Saturday, June 30, 2007

CIA Spies In Canada

The Central Intelligence Agency spied on Canadians critical of the Vietnam War during the late 1960s and '70s in an operation code-named "MH Chaos," CBC News has learned. The declassified CIA documents did not show whether the Canadian government was aware the CIA was spying on Canadian campuses.

Well duh. Of course they were. As it was reported in the Ubyssey in 1967;

The Canadian Union of Students is among 25 organizations
identified as receiving contributions from foundations connected
with the U .S . Central Intelligence Agency.

Since the RCMP, and now CSIS ,to this day have a joint information sharing agreement with U.S. intelligence and police forces.. And the RCMP was doing the same thing.
Spying 101: The RCMP’s Secret Activities at Canadian Universities, 1917-1997. By Steve Hewitt. Toronto: University of Toronto Press, 2002. 295 pages.

If you were expecting a book about a course in basic espionage, look elsewhere. Spying 101 is predominantly a study of the Royal Canadian Mounted Police’s involvement on Canadian university campuses for eight decades monitoring radicals and subversive activities inspired by communists and Quebec separatists. Historian Steve Hewitt sees this period less as one of “monitoring,” than as one of infiltration, subversion, and spying. But, however one characterizes it, when the radical targets and their supporters found out that the government was watching and listening, they were furious and still are. Hewitt admits there was indeed plotting against the State, but suggests that it was, for the most part, nothing serious. He contends that the RCMP, with the concurrence of its political masters, intentionally exaggerated the threats to secure an inflated budget and arouse public antipathy.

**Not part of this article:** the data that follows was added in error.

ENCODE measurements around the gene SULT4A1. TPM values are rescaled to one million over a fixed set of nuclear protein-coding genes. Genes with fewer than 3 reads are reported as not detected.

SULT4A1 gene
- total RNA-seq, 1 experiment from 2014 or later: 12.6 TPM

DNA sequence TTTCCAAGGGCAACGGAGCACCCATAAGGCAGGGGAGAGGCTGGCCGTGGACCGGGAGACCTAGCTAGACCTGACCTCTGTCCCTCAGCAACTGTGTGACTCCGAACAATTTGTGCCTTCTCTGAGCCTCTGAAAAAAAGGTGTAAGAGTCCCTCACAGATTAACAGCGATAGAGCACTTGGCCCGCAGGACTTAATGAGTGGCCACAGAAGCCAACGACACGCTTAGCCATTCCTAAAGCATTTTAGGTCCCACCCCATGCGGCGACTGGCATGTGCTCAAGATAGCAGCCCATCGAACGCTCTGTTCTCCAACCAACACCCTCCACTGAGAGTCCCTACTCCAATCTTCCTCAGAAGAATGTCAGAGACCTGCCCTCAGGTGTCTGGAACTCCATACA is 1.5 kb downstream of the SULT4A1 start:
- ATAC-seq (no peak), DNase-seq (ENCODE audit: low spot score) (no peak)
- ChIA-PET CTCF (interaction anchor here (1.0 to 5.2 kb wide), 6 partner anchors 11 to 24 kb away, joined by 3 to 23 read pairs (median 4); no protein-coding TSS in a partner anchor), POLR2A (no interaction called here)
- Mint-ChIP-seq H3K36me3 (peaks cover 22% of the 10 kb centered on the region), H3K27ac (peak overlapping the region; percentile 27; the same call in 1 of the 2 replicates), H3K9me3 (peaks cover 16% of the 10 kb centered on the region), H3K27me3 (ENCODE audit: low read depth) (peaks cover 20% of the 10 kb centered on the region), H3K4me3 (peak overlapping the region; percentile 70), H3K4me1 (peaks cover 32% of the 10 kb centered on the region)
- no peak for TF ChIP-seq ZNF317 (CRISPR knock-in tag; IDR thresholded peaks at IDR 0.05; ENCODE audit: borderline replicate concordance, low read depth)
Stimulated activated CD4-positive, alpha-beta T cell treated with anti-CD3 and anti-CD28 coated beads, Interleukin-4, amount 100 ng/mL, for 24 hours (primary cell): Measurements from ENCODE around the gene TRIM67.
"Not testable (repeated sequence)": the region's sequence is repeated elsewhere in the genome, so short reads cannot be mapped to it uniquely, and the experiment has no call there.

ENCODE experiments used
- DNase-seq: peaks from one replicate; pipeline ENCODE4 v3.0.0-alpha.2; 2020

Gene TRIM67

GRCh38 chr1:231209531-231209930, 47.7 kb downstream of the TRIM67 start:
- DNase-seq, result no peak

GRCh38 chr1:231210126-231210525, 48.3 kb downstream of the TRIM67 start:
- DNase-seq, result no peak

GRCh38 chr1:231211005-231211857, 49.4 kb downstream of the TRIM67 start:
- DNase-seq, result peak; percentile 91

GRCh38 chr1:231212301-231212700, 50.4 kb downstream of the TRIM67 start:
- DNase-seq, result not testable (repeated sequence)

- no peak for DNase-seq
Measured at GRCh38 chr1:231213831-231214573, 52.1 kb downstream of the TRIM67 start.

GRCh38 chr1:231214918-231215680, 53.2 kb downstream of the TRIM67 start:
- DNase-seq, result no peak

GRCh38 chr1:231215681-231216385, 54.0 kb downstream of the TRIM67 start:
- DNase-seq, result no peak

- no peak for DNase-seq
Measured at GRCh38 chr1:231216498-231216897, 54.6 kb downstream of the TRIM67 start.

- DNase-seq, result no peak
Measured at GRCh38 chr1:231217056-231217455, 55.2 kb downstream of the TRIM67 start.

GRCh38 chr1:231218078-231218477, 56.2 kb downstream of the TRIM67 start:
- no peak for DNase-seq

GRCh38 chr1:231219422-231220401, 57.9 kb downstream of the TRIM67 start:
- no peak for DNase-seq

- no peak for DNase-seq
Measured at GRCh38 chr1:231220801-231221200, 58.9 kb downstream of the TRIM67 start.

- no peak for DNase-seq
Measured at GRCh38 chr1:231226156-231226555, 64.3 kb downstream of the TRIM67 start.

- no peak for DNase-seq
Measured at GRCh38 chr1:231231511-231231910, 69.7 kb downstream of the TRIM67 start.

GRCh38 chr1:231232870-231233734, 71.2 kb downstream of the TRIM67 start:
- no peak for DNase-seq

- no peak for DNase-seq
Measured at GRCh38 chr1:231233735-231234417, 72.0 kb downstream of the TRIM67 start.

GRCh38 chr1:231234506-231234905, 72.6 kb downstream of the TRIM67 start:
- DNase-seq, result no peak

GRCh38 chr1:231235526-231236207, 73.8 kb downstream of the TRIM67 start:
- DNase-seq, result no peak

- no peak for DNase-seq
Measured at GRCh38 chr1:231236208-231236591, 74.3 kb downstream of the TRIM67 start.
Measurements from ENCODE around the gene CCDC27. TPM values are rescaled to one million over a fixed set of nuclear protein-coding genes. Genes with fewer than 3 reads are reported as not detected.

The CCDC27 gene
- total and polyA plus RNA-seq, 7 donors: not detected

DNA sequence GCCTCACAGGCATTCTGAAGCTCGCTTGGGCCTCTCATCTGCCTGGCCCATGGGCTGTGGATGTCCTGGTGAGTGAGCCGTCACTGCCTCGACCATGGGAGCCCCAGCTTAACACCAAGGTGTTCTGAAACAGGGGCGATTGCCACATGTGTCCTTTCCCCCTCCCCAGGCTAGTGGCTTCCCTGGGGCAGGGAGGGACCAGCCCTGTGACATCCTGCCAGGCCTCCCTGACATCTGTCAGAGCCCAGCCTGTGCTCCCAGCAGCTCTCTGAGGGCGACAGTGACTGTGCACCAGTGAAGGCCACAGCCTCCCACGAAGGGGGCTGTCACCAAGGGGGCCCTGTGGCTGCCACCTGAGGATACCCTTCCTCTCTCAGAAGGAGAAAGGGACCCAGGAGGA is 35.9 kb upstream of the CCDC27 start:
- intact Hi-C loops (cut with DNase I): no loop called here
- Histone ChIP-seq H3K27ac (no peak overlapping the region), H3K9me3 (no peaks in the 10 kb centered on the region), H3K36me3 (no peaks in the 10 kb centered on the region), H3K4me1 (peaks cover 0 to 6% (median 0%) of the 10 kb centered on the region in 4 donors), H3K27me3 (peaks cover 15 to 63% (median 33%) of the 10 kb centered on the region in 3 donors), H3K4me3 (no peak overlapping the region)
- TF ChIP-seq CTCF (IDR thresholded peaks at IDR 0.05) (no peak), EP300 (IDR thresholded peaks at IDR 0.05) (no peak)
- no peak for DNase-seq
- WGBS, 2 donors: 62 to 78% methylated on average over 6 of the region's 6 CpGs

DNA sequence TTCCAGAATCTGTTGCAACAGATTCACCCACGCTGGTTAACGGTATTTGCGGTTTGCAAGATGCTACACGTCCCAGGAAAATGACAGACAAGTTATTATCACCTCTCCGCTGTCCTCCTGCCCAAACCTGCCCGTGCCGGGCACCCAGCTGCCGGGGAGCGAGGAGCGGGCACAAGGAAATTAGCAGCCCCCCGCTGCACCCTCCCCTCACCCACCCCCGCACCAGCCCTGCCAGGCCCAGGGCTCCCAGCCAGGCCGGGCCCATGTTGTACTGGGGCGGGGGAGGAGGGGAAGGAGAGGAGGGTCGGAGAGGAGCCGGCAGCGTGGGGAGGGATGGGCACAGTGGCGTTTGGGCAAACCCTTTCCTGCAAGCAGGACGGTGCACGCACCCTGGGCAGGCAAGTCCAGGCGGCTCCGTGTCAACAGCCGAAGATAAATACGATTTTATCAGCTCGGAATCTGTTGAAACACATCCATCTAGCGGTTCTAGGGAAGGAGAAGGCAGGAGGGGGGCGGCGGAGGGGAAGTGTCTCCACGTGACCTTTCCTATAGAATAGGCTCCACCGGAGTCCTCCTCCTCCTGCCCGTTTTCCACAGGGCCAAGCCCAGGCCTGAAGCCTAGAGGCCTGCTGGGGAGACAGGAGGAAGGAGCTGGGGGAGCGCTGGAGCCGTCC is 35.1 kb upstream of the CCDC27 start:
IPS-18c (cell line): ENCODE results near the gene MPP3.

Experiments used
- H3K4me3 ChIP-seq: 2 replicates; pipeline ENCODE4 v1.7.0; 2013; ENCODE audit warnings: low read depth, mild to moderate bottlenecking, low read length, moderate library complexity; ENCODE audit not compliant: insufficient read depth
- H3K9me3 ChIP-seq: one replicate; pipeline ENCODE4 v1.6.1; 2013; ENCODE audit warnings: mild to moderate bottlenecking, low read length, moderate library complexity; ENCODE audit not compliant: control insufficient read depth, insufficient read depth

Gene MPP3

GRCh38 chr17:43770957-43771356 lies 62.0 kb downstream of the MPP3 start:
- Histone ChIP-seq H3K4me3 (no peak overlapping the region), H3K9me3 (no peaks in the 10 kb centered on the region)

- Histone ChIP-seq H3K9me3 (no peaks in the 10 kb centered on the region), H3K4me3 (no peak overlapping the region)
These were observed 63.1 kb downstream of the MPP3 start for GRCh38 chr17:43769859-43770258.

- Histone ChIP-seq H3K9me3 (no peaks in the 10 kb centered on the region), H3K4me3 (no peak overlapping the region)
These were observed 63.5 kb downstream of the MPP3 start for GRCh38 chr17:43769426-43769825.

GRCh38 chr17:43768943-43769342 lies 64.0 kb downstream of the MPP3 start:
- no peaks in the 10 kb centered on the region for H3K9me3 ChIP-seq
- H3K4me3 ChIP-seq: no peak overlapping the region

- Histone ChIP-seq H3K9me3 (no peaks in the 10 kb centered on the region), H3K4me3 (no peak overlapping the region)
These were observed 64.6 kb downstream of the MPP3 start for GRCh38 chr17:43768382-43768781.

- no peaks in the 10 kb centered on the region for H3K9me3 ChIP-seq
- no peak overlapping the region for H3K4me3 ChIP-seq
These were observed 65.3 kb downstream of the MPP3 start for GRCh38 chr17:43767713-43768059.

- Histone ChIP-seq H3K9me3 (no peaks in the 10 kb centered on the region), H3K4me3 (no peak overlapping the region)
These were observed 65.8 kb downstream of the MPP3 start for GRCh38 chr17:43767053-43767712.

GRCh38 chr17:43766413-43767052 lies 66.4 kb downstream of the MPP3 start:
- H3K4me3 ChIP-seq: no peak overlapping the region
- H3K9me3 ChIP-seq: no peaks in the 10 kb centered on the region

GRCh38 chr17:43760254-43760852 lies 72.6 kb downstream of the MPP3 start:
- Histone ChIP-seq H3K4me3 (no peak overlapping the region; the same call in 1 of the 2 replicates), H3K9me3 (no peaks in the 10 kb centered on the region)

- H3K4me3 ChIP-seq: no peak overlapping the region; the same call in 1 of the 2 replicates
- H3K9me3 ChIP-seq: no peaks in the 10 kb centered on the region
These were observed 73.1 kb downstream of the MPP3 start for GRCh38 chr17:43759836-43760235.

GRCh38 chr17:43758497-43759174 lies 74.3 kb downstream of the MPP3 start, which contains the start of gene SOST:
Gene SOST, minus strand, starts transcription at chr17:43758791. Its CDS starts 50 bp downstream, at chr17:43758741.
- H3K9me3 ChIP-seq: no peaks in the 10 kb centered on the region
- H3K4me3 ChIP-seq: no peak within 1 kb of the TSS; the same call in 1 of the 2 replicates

The relationship between the CIA and the RCMP began back in WWII with its forerunner the SOE.

In the 1960's as the cold war raged, the CIA began to interfere in Canada's internal politics. Rumour has it that the CIA was only too happy to help defeat the Diefenbaker government.

CIA Fingerprints in Canada

In 1962, the U.S. Ambassador to Canada, Livingston Merchant, and his Second
Secretary Charles Kisselyak, fuelled a plot among the Canadian Air Forces,
Canadian journalists and others to dispose of Prime Minister Diefenbaker.
Kennedy hated Dief largely for his anti-nuclear stance. Merchant and
other U.S. embassy officers with espionage backgrounds, met at
Kisselyak's home in Ottawa to feed journalists with spaghetti, beer and
anti-Diefenbaker/pronuclear propaganda.

Among the many participants in these off-the-record briefings was Charles Lynch
of Southam News. Diefenbaker later denounced these reporters as "traitors" and
"foreign agents." He lashed out against Lynch on a TV program saying,
"You were given briefings as to how the Canadian government could be
attacked on the subject of nuclear weapons and the failure of the
Canadian government to do that which the U.S. dictated."

The Liberals used information provided by the RCMP to bring down the Diefenbaker government.